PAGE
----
Periodically, as Mormon relates the history of his people, he interrupts the narrative to share a lesson he hopes we’re learning. He often begins these editorial notes with the phrase, “and thus we see.”
Many of these editorial notes appear during the Lamanite mission of the sons of Mosiah. Here are some of them:
- “And we see that his arm is extended to people who will repent and believe on his name” (Alma 19:36). The Lamanites, who Mormon had described as “a wild and a hardened and a ferocious people” (Alma 17:14), experienced a miraculous conversion. If God reached out to them, then no one is beyond His reach.
- “Thus we see that the Lord worketh in many ways to the salvation of his people” (Alma 24:27). More than 1,000 Lamanite converts died in one day, because they refused to fight back when attacked. This was a horrific event, much like the atrocity Alma and Amulek witnessed in the city of Ammonihah. (See Alma 14:8-13.) But unlike the martyrdom at Ammonihah, this event profoundly affected many of the attackers, who threw down their weapons and joined the people of God. Mormon sees a powerful lesson in this event: God works in mysterious ways, and events which seem like tragedies to us can be a blessing in unforeseen ways.
- “And thus we can plainly discern, that after a people have been once Alma 24:30). The Amalekites and the Amulonites were two groups of Nephite defectors living among the Lamanites. They already knew the gospel preached by the sons of Mosiah and had already rejected it, so they were not inclined to join the Lamanites enthusiastic embrace of it. Mormon sees an important warning in this fact: If you intentionally turn away from the truth, you make it harder for yourself to recognize and accept it in the future. by the of God…and then have away into sin and transgression, they become more , and thus their state becomes than though they had never known these things” (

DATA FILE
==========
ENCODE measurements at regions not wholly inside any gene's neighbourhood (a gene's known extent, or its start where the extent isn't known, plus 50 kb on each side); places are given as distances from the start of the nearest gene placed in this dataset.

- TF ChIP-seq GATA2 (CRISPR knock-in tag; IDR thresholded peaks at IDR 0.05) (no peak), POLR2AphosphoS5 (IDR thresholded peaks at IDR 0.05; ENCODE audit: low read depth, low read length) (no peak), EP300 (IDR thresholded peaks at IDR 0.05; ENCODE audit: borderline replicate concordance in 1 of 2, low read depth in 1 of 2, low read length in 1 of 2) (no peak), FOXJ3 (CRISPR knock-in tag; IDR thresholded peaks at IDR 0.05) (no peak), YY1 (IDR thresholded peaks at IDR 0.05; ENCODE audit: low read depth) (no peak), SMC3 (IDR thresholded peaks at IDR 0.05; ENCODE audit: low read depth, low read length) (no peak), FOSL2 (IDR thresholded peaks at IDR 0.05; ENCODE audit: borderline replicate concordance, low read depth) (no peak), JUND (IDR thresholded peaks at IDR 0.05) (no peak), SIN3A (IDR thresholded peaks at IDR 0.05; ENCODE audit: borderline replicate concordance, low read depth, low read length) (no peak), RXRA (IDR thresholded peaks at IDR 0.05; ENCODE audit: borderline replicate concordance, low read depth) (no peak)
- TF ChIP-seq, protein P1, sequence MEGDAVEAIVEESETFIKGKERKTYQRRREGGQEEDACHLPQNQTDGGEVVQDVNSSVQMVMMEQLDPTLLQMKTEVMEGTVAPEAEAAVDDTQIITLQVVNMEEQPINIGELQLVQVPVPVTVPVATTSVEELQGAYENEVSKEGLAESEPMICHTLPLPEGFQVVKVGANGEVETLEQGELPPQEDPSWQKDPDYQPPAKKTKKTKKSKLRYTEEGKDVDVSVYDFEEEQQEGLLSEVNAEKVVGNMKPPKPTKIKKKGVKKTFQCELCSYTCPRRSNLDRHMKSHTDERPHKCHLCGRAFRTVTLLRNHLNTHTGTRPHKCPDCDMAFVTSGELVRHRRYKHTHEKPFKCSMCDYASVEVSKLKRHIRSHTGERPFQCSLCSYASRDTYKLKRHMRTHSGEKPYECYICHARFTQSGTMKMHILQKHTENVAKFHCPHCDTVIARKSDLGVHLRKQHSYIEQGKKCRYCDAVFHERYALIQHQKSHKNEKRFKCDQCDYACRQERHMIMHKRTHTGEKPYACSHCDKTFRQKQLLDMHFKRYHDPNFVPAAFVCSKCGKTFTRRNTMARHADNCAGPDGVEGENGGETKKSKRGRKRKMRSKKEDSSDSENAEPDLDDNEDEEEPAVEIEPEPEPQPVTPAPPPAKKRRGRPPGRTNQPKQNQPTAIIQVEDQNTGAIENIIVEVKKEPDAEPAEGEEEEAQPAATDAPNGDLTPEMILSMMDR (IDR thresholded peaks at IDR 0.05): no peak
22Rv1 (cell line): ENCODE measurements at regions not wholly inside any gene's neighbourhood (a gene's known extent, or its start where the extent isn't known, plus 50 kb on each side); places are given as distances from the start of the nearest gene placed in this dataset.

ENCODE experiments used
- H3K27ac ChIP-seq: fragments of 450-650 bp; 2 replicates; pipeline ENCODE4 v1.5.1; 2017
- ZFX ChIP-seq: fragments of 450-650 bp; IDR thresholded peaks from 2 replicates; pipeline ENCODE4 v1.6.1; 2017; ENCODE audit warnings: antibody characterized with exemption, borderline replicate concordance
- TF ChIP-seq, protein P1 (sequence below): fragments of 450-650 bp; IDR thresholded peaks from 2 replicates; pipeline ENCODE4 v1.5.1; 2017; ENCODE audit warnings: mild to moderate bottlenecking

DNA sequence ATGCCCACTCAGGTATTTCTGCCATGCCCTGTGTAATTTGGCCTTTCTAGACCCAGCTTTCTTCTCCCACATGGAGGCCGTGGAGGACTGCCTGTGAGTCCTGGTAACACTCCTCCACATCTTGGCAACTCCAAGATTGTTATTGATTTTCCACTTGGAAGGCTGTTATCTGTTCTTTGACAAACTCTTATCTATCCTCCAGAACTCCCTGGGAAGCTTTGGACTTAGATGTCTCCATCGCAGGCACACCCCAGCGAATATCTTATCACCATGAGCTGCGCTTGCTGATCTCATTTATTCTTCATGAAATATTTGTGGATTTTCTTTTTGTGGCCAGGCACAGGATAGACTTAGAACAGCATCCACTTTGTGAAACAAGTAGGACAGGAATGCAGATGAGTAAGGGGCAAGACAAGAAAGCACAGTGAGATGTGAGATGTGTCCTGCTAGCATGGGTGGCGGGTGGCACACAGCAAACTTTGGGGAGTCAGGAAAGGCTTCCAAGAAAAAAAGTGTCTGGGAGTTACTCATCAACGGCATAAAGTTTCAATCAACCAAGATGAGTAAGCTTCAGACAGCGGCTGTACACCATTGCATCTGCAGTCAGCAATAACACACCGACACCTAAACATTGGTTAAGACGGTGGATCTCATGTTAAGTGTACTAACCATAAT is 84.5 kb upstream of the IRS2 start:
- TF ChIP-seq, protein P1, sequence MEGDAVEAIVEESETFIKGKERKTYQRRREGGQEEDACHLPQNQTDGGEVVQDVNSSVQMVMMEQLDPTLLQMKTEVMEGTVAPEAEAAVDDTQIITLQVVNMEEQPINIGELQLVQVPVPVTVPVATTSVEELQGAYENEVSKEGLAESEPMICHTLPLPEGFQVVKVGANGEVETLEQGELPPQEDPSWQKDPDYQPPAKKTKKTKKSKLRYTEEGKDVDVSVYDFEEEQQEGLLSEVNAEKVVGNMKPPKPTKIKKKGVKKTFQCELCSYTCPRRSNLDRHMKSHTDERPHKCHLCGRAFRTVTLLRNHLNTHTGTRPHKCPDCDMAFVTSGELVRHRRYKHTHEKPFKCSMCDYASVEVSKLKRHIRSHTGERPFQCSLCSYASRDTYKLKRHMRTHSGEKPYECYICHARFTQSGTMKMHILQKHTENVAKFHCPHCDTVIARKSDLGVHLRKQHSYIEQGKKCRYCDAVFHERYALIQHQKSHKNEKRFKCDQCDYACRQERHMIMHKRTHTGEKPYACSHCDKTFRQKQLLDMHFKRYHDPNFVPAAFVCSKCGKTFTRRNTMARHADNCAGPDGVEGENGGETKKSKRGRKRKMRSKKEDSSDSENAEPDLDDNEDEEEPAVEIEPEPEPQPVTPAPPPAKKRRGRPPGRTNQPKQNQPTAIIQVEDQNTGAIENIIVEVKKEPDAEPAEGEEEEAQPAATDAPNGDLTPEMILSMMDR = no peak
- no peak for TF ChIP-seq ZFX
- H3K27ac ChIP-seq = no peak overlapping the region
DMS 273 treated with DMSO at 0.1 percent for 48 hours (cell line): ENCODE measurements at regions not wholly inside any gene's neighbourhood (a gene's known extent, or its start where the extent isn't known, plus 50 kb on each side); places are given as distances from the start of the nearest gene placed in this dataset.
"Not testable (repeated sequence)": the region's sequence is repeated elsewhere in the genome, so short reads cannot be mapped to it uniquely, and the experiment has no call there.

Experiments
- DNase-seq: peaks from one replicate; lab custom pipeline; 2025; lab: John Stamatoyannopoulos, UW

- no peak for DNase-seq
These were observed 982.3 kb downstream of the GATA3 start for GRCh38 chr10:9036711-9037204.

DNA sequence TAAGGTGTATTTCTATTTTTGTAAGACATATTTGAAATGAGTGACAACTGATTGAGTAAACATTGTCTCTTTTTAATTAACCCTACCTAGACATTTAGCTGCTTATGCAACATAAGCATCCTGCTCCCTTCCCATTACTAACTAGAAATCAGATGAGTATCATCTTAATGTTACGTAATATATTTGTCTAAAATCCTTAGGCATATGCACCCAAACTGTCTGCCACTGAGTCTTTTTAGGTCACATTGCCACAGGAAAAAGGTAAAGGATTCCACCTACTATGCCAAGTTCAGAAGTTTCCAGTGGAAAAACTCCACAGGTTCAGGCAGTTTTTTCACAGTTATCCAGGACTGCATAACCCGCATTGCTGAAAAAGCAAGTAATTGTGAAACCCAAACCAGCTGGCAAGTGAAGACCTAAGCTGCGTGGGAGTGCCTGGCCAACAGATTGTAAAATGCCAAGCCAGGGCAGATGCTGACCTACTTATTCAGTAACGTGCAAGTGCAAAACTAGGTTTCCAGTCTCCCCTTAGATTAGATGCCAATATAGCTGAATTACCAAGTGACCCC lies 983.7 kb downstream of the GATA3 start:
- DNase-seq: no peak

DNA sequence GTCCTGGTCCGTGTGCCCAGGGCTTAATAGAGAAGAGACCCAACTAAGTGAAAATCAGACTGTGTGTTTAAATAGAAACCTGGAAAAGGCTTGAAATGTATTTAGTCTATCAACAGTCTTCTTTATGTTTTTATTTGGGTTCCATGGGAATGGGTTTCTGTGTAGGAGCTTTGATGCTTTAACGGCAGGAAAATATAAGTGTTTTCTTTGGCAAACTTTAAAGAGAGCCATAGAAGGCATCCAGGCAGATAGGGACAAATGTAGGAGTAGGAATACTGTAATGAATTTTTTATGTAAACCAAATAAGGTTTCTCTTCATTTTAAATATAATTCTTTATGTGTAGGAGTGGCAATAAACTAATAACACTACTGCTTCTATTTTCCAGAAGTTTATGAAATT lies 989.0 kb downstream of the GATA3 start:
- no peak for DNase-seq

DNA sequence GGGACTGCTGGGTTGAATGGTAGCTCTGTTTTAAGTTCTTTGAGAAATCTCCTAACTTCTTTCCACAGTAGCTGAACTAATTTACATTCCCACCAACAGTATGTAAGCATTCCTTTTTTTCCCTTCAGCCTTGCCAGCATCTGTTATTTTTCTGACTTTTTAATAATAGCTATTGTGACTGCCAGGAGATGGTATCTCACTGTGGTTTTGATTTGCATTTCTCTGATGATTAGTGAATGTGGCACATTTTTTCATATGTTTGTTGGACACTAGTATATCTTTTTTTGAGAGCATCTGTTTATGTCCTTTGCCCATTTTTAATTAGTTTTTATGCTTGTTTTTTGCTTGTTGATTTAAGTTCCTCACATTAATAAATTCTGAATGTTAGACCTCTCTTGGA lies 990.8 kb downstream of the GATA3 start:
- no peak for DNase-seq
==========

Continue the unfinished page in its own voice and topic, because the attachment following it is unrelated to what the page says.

- “And thus we see how great the inequality of man is because of sin and transgression” (Alma 28:13). Alma gave up the judgment seat to combat the inequality he saw among his people. After describing an immense battle, in which many thousands of people died, Mormon explains that the ultimate inequality—the one we should be most concerned about—is between those who are prepared to meet God and those who are not.
- “And thus we see the great call of diligence of men to labor in the vineyards of the Lord” (Alma 28:14). For all of the reasons listed above, we have an urgent duty to preach the gospel. People can change, God can work miracles through us, and the consequences if people don’t change will be severe.
- “And thus we see the great reason of sorrow, and also of rejoicing” (Alma 28:14). As he concludes the story of the Lamanite mission, Mormon reminds us that the sons of Mosiah experienced “sufferings,” “sorrows,” “afflictions,” and “incomprehensible joy” (Alma 28:8). Wickedness causes sorrow, and righteousness causes joy. We will all experience both, no matter how righteously we live, because other people’s decisions affect us too.
Today, I will remember these six lessons from the mission of the sons of Mosiah. I will remember that God loves all of His children, that He sometimes works in surprising ways, that we hurt ourselves when we reject the truth, that the inequality which matters most is our level of preparation to return to Him, that we have an urgent need to share the gospel, and that, in spite of the sorrow we experience in life, we have a hope of experiencing incomprehensible joy if we seek righteousness.